Africa: World Suicide Prevention Day – ‘Creating Hope Through Action’

Debunking the myths and stereotypes that have long been associated with depression and suicide is the bedrock to dismantling the stigma, addressing and preventing this global public health emergency and creating hope through action.

This was according to Professor Jackie Hoare, the head of the Division of Consultation-Liaison Psychiatry in the Department of Psychiatry and Mental Health at the University of Cape Town (UCT) and Groote Schuur Hospital. She shared these and other sobering sentiments ahead of World Suicide Prevention Day on Saturday, 10 September.

Themed “Creating hope through action”, the annual day of observance was introduced by the World Health Organization (WHO) in 2003, in partnership with the International Association for Suicide Prevention. It aims to sensitise the world on suicide and reduce its stigma. Research by the WHO indicated that an estimated 703 000 people die by suicide every year. Alarmingly, it ranks among the top 20 causes of death worldwide and affects all age groups. In 2019 more than 77% of suicide cases occurred in low- to middle-income countries.

“The sooner we can understand the truths behind suicide, the sooner we can find ways to help those who need it most.”

“Many of us have friends, family members, colleagues and role models who have contemplated suicide. Yet, [we] struggle to decipher the facts from fiction regarding what they’re going through. The sooner we can understand the truths behind suicide, the sooner we can find ways to help those who need it most,” she said.

Have difficult conversations

Approaching a loved one or friend who may be suicidal is a difficult but necessary task. Professor Hoare’s words of advice: Don’t be afraid to ask someone if they are suicidal. She said a common myth is that asking about suicide will lead to suicide – this could not be further from the truth. She stressed the importance of empathetic communication and creating spaces to connect and care for those affected by depression.

Hoare said individuals who have survived a suicide attempt have so much to teach and share with their communities, which includes a key message: advice is not necessary, being seen and heard matters, and loved ones’ compassion and empathy carried them through very dark times.

“Being there, bearing witness, listening, being empathetic, showing concern and talking about suicide with an individual who may be distressed and suicidal will not cause suicide,” she said. “By offering support you are more likely to reduce the individual’s stress levels. So, check in regularly with the person you are concerned about. Ask them how they’re doing and encourage them to seek help, to talk and to share their stories,” Hoare said.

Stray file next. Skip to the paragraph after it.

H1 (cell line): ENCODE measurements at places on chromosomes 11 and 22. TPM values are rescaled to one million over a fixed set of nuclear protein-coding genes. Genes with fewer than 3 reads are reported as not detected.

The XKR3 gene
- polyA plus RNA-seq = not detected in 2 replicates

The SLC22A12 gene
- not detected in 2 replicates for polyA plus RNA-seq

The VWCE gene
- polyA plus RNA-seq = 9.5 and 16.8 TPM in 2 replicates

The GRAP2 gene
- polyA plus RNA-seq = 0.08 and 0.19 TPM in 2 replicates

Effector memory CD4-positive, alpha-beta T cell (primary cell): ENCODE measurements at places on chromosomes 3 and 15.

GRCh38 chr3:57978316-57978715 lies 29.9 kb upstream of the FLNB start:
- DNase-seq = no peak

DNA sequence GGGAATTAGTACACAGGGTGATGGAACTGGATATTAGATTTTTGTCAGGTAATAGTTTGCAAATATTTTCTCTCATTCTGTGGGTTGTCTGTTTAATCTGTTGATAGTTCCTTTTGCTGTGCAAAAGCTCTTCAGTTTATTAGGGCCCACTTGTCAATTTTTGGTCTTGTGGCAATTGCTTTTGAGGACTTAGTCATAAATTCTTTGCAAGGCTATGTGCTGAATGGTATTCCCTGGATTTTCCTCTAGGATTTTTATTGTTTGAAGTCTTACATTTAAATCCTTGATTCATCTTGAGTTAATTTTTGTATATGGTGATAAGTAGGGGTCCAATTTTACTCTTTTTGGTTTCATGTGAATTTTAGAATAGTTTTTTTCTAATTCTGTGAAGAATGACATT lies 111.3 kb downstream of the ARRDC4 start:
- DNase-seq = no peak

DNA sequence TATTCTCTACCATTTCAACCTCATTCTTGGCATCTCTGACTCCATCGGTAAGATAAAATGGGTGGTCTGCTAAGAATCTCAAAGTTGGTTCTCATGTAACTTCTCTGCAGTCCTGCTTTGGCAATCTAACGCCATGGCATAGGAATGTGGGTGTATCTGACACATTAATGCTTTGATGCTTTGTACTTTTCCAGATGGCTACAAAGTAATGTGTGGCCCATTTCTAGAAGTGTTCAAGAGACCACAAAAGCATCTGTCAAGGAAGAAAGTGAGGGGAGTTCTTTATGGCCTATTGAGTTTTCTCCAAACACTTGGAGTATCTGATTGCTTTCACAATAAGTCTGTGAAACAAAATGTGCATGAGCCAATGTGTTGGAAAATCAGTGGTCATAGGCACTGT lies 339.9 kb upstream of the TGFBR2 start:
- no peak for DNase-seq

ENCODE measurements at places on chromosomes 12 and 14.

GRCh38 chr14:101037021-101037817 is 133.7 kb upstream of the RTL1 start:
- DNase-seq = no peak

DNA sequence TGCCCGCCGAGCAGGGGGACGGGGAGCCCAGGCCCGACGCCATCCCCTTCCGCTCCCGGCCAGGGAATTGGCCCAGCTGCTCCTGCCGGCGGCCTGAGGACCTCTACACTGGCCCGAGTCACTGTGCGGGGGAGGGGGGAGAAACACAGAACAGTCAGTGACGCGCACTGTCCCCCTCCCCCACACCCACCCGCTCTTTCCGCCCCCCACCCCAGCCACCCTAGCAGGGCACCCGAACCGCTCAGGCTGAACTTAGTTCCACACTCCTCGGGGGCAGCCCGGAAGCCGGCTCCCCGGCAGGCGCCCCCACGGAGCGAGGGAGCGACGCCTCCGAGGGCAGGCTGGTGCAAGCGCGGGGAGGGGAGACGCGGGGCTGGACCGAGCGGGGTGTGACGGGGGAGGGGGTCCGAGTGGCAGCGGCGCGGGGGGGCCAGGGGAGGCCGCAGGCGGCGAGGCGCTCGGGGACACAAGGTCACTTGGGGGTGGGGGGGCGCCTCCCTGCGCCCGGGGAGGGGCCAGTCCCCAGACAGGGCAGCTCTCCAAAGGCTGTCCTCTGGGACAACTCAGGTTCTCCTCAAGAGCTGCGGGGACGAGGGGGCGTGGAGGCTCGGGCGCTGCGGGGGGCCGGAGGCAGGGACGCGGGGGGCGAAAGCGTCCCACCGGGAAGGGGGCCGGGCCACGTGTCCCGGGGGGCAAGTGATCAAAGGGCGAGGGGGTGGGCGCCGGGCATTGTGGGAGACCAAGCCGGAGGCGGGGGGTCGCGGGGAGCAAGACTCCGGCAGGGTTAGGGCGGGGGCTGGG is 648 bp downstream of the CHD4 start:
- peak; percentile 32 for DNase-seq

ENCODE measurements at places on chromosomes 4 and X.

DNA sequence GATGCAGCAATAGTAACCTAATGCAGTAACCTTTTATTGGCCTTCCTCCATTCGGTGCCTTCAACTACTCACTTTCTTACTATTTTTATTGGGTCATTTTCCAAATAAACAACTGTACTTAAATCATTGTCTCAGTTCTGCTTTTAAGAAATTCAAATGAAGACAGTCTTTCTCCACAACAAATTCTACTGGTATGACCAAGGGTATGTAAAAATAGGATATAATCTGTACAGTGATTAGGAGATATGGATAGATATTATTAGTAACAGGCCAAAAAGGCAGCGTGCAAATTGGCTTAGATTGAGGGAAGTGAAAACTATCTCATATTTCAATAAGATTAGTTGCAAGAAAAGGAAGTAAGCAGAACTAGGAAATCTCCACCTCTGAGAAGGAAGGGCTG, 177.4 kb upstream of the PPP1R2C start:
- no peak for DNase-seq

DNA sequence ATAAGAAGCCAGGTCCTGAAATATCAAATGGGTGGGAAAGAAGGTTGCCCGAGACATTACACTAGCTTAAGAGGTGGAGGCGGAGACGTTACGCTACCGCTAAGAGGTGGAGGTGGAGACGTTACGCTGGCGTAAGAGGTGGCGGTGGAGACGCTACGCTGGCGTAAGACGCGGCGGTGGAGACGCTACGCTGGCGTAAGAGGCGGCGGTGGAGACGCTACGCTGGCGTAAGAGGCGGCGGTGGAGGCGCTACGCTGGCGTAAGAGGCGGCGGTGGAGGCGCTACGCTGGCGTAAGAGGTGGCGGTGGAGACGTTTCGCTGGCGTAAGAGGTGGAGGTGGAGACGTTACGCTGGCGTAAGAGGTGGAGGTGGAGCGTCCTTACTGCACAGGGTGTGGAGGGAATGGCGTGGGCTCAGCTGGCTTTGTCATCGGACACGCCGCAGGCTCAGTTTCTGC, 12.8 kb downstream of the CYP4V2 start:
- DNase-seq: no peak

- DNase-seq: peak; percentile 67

Depression doesn’t discriminate

Hoare shared some sobering facts on depression and suicide. Both know no boundaries, and neither do they discriminate – it affects young and old from varied socio-economic backgrounds across all sectors of society.

“The person contemplating suicide is not always the lonely individual eating lunch in the corner. It could also be the popular guy who’s smiling as he sobs inside, the mother pushing a pram down the street as she smiles down at her baby, or the sportsman playing the game he loves,” she said.

Hoare shared a few common misconceptions on depression and suicide:

Depression and sadness are one and the same.

Suicide is a sign of mental weakness.

Suicide is only caused by traumatic events.

Mental illness is not a real illness and it’s all in your head.

Real men don’t contemplate suicide.

It’s possible to beat suicidal thoughts in isolation.

Depression and suicidal thoughts are easily identified by loved ones.

It’s simple to change a suicidal mindset.

Death seems more appealing than living to individuals contemplating suicide.

“We can’t always tell if people are depressed or suicidal just by looking at them. There are people everywhere just trying to get through the day – however they can – in order to get to the next day. Debunking these misconceptions is necessary to assist them on their road to restored mental health and wellness,” Hoare said.

Breaking barriers

Regrettably, there’s no one-size-fits-all approach to suicide prevention. However, Hoare added, tackling the stigma associated with mental health illnesses is the first step towards preventing suicide.

“Mental health symptoms and mental health disorders are common illnesses which can improve with the right treatments and interventions,” she said. “However, the stigma around having mental health symptoms or mental disorders, despite the fact that they are such common human experiences, continues to create significant barriers for individuals seeking the care and support that they need, including the lifesaving interventions that could prevent suicidal ideation, suicide attempts or even completed suicide.”

“You could be the light for someone who’s in a very dark place.”

She said World Suicide Prevention Day is an opportunity for all sectors of society, including government, non-profit organisations, those bereaved by suicide and those with lived experiences to join hands and to create some much-needed awareness. And awareness takes many shapes and forms. It includes educational seminars and public lectures, facilitating depression screening programmes and organising memorial walks in honour of those who’ve lost their lives to suicide.

“We can create hope through action. Reach out and make connections, take the risk and ask how the next person is doing. You could be the light for someone who’s in a very dark place,” Hoare said.


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